The fact that the most violent and most often repeated crimes, and the highest rate of crime, happens in these countries where the death penalty has not been in place for several decades now, shows that eliminating the death penalty in fact has had no significant effect in containing and restricting further crime. So the basis that it should be eliminated because alternatives exist that can better handle these criminals is historically and factually false.


#51

[quote=“leocor, post:50, topic:501431, full:true”]

I fail to see where the letter addressed the racism or disenfranchisement of minorities in enforcing the death penalty. While a nice argument, that is not what the letter addressed.

The letter is reflecting the movement away from the death penalty that has already happened in the world over the last century. That movement is a response to the unjustness of the death penalty in those countries.

Are you advocating for expanding the death penalty to all crimes? The fact is that prisoner and staff safety is premium in the maximum security units.

Not at all, and nowhere did I imply such a thing. The fact that prisons contain maximum security standards does not make void the fact the inmates have been able to break those standards and cause great bodily harm and death to others, many times in today’s world. My objections are absolutely based on reality. Do you not know of any instances of inmates killing others in prison? Or harming others? Or breaking out of prison? If you don’t, I suggest you google it. There are bound to show up hundreds of such results.

Those crimes and murders committed in prison are not by maximum security prisoners. The statistics are made up of general population prisoners. The general population prisoners involved in these incidences are in there for all sorts of crimes. How do you propose to catch those prisoners by the death penalty when they are convicted? You’d need a crystal ball to know which criminal was going to go on to commit crime inside.

And yet these countries more than most recognise the inhumanity of the death penalty in politically unstable environments where it has been used based more on the ‘crime’ of political affiliation, prejudice, racism, bias, than for indiscriminate justice. It would be pure insanity to reinstate the death penalty in that sort of environment.

The fact that the most violent and most often repeated crimes, and the highest rate of crime, happens in these countries where the death penalty has not been in place for several decades now, shows that eliminating the death penalty in fact has had no significant effect in containing and restricting further crime. So the basis that it should be eliminated because alternatives exist that can better handle these criminals is historically and factually false.

You seem to know little of South American history. Catholics around the world became familiar with it when 25 Mexican martyrs were canonised by the Church in May 2000. It references Mexican Priests executed for carrying out their ministry disobeying their suppression under the anti-clerical laws of Plutarco Elías Calles after the revolution in the 1920s.

Do you consider those men worthy of state execution? Don’t you recognise how unjust the death penalty is when prejudice, racism or bias are in any way a factor? Mexicans don’t want the death penalty in that environment.


#52

What country is that ? I hope it is not Romania.


#53

You would think that these things only happen in obscure cultures but no, this was an English law. An example of how prejudice can make the death penalty evil and unjust.


#54

Seems to allow the death penalty.


#55

There are many people campaigning against solitary confinement, especially when used against young people.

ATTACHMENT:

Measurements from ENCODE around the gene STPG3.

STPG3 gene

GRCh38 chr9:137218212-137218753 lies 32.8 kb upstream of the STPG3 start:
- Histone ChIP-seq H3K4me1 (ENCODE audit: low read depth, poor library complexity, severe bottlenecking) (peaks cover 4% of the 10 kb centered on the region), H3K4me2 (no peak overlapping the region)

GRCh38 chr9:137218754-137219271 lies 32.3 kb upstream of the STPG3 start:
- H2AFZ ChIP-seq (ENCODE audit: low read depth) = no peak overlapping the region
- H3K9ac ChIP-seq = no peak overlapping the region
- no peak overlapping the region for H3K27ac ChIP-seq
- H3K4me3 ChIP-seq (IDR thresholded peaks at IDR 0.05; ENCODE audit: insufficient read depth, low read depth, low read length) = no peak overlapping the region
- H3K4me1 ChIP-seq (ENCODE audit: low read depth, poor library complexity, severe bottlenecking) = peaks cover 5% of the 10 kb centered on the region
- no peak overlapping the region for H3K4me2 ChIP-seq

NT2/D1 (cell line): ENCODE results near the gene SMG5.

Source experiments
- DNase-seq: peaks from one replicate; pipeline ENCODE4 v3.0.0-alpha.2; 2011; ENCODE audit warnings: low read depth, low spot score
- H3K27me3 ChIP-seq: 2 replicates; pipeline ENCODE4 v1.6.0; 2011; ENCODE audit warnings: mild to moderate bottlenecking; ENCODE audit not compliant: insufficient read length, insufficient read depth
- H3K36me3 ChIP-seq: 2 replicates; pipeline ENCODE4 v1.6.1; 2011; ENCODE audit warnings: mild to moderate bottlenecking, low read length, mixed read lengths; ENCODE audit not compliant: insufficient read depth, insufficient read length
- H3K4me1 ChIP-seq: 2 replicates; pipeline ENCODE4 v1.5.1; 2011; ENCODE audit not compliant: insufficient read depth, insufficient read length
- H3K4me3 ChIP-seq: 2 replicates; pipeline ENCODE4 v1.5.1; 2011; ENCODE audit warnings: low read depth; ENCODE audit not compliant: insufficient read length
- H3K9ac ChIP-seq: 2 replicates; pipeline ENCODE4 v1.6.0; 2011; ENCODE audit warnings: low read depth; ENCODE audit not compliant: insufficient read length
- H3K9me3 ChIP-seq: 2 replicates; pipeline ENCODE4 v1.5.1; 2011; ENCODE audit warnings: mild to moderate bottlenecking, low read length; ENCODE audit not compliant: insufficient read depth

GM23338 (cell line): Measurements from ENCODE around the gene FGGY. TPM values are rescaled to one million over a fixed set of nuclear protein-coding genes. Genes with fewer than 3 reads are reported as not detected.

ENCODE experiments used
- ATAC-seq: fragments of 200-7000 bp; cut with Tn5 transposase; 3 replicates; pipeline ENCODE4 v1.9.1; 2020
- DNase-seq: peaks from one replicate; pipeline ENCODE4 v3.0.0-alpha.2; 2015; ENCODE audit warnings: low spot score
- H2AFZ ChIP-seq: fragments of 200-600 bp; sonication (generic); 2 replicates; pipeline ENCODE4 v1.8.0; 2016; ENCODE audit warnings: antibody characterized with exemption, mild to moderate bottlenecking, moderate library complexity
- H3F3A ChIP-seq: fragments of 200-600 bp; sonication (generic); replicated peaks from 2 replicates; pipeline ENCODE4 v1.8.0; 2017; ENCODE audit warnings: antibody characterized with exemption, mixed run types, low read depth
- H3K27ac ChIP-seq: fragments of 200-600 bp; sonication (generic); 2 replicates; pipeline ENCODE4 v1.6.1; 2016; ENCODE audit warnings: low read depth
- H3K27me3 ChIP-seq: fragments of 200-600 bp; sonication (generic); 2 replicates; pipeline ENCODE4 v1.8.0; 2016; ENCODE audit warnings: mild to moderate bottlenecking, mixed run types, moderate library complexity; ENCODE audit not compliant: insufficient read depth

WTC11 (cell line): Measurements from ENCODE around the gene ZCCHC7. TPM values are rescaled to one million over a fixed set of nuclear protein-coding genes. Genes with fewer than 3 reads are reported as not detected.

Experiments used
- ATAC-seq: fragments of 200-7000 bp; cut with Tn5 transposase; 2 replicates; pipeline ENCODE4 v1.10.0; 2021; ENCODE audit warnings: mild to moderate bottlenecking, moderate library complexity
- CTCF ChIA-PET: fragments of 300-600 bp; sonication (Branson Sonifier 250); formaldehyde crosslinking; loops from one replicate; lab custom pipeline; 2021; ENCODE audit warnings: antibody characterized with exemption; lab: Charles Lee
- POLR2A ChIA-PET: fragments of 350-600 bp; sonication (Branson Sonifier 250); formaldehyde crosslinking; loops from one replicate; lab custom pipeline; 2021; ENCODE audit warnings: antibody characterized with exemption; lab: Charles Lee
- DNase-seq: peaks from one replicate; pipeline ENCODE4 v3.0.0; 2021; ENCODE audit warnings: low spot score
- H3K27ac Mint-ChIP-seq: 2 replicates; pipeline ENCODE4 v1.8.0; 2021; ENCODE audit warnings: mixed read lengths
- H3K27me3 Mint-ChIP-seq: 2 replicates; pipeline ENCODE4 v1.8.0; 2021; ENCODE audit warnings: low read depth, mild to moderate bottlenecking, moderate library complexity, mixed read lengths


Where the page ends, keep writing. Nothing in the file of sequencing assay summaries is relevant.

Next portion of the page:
#56

Has the Catholic Church changed its teaching on religious liberty?


#57

“Inadmissible” is a term that speaks more to a society’s internal political discourse than to principles of moral theology. It seems that the intent here is to write in a way that essentially attempts to morally bind to a particular position of prudential judgement.

This is something that is not without precedent. When the church establishes a disciplinary practice, such as a fasting rule, it is not in itself an exact statement of revealed truth. Instead it is a practice that the entire Body of Christ is asked to adopt as a family in response to a particular revealed truth.

In this case, the revealed truth is the principle of human dignity. The Church through Peter is essentially saying that:

  1. We are in a society that has lost respect for human dignity
  2. Over the past century, the overwhelming majority of cases in which capital punishment has been applied have been unjust and/or unnecessary
  3. It is critical that respect for human dignity be championed above other considerations
  4. As a family, we should stop considering this issue on a case by case basis, and for the sake of the broader goal of promoting human dignity that has been put forward consider the option of capital punishment off limits as we enter the discussion of how to handle a particular case

Unfortunately, as is often the case with the present Holy Father, the language that is chosen is polarizing within the church in a way that is not beneficial. In this case (and many others), there is this air of progressive superiority, i.e. that somehow today’s society better understands the human condition than in the ages of our faithful forefathers. Rephrasing in a way that points to the deficiencies of the present era would have provided a way to bring the more traditionally minded on board.


#58

It did, but that does not mean throughout all time and ages, in all circumstances. I am hoping everyone read the first post. It explains why Pope Francis is not contradicting Church teaching of the past. The death penalty is not inherently immoral. It can be moral, as in the time Israel implemented the Mosaic law, or it can be immoral, think of ISIS beheading infidels. Yet what the Pope is not trying to teach us is that our understanding of human dignity makes the death penalty an immoral act for this day and time, in this society. I would not worry about the zombie apocalypse or the de-evolution of society. This teaching does not foresee or consider future speculation.


#59

Would it be permissible to keep murderers in a separate facility?


#60

What I say here might be cross posting since this is being discussed in other threads. Perhaps it would be better to combine the threads on this into one thread.
Response to your (pnewton) comment follows:
The article in First Things says differently: " to say, as the pope does, that the death penalty conflicts with “the inviolability and dignity of the person” insinuates that the practice is intrinsically contrary to natural law. And to say, as the pope does, that “the light of the Gospel” rules out capital punishment insinuates that it is intrinsically contrary to Christian morality.

To say either of these things is precisely to contradict past teaching. "